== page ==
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All Hallows-on-the-Wall

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All Hallows-on-the-Wall

All Hallows-on-the-Wall
Photo of All Hallows-on-the-Wall
Country England
Denomination Anglican
Architecture
Architect(s) George Dance the Younger
Administration
Diocese London

All Hallows-on-the-Wall is a Church of England church located in the City of London. It is situated adjacent to London Wall, the former city wall, at Broad Street.

Contents

  • History 1
  • Notable parishioners 2
  • See also 3
  • References 4
  • External links 5

History

The present church was constructed by

  • All Hallows-on-the-Wall website
  • XLP
  • City Gates Church
  • Location map (Multimap.com)

External links

  1. ^ “The Old Churches of London” Cobb,G: London, Batsford, 1942
  2. ^ "The London Encyclopaedia" Hibbert,C;Weinreb,D;Keay,J: London, Pan Macmillan, 1983 (rev 1993,2008) ISBN 978-1-4050-4924-5
  3. ^ His brother Nathaniel painted the portrait above the altar "The City of London Churches" Betjeman,J Andover, Pikin, 1967 ISBN 0-85372-112-2
  4. ^ The Visitors Guide to the City of London Churches" Tucker,T: London, Friends of the City Churches, 2006 ISBN 0-9553945-0-3
  5. ^ Godwin, George; John Britton (1839). The Churches of London: A History and Description of the Ecclesiastical Edifices of the Metropolis. London: C. Tilt. 
  6. ^ "London:the City Churches"Pevsner,N/Bradley,S : New Haven, Yale, 1998 ISBN 0-300-09655-0
  7. ^   accessed 23 January 2009

References

See also

  • Robert Woodford, a lawyer who is best known as the author of an extensive diary that covers the period 1637-1641, married Hannah Haunch at All Hallows in 1635.

Notable parishioners

It is now the home of the urban youth charity XLP, and City Gates Church, a congregation with roots in the British New Church Movement.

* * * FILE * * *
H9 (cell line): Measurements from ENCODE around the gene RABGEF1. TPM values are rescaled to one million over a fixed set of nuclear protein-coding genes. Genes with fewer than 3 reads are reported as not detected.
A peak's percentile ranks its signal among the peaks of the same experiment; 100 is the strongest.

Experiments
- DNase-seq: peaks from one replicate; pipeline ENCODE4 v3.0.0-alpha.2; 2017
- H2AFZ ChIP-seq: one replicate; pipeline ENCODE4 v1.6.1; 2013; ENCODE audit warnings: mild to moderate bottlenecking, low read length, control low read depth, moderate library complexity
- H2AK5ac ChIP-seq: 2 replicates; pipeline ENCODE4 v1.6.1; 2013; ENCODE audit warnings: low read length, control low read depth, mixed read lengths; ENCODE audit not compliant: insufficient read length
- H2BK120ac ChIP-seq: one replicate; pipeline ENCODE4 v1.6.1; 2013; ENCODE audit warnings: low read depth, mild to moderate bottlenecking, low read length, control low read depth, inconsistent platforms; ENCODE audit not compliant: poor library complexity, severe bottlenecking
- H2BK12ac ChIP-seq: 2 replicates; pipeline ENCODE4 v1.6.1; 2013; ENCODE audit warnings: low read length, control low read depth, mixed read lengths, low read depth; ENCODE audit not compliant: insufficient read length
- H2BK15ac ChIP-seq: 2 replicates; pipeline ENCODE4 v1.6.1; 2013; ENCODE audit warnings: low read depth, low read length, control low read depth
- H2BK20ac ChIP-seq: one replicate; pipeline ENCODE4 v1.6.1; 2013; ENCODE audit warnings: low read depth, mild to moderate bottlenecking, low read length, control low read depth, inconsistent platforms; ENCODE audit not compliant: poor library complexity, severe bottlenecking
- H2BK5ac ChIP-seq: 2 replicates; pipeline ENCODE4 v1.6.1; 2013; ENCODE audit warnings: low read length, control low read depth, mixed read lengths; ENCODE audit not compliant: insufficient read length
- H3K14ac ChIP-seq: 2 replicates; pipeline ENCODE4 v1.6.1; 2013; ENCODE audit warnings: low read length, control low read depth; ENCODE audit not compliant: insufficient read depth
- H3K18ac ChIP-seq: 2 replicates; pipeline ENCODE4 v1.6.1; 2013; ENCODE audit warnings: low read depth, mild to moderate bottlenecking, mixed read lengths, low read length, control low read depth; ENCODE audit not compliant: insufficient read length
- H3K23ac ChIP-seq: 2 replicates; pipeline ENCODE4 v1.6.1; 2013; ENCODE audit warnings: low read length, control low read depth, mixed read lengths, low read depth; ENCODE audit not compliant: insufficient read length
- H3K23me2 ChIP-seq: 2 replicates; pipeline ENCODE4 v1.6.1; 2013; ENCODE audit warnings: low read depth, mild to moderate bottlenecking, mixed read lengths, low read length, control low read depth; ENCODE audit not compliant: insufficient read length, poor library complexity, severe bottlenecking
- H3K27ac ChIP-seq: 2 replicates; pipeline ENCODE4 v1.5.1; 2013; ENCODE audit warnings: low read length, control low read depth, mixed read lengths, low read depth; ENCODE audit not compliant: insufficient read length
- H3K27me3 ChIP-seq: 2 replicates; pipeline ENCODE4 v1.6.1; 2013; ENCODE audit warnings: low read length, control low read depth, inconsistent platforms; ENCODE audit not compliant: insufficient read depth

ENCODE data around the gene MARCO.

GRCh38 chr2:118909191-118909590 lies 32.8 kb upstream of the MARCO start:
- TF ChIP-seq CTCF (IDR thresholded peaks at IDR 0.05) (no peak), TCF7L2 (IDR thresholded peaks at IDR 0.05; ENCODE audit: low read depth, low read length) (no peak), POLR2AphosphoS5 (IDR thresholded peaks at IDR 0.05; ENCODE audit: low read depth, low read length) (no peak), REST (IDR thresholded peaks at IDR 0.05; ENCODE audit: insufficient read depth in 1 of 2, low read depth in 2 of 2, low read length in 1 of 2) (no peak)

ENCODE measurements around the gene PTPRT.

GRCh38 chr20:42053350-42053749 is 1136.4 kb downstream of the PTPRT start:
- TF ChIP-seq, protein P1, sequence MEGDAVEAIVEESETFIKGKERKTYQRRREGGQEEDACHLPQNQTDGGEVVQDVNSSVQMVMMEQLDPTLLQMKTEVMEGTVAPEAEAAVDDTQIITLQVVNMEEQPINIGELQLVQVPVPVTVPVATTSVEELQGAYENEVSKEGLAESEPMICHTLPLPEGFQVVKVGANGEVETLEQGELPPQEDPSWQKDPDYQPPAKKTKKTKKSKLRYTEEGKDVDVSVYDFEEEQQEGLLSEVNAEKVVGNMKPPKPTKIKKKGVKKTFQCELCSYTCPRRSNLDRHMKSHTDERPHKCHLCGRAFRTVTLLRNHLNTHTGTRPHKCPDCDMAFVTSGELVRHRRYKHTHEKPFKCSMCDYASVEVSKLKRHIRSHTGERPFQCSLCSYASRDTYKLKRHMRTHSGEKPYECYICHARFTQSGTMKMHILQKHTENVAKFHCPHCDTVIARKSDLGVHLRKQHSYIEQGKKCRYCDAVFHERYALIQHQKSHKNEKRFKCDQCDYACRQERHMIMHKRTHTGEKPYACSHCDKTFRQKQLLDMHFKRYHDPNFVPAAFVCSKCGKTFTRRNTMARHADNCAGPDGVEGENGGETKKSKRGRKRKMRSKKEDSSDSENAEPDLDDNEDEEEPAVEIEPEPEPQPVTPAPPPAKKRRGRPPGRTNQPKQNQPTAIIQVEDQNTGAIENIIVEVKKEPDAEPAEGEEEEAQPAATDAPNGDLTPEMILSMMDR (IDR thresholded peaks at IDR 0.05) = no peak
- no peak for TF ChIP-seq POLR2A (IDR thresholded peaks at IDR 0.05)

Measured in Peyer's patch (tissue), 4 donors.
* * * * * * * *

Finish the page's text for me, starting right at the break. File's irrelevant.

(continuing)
All Hallows was damaged during the Second World War but was restored in the early 1960s.[6] It is a guild church associated with the Worshipful Company of Carpenters, which has held its annual elections in the church for over 600 years. Until 1994, it was the headquarters of the Council for the Care of Churches. The church was designated a Grade I listed building on 4 January 1950.[7]

Dance rebuilt the church when he was only 24 years old.[3] He had recently returned from Italy where he had conducted detailed studies of Classical buildings. The new All Hallows took its inspiration from the Classical world and was remarkably simple in form, with no aisles;[4] its interior consists solely of a barrel-vaulted nave with a half-dome apse at the far end, with decoration deriving from the ancient Temple of Venus and Rome in the city of Rome. Attached Ionic columns support a frieze, rather than the usual entablature. The exterior is plain and of brick, except for the stone- faced tower above the porch at the west end.[5]

in 1666 due to its position under the wall, but subsequently fell into dereliction. Great Fire of London, who lived in cells in the church. All Hallows escaped destruction in the hermits It became renowned for its [2] wall.Roman replacing an earlier church built some time in the early 12th century on a bastion of the old [1]

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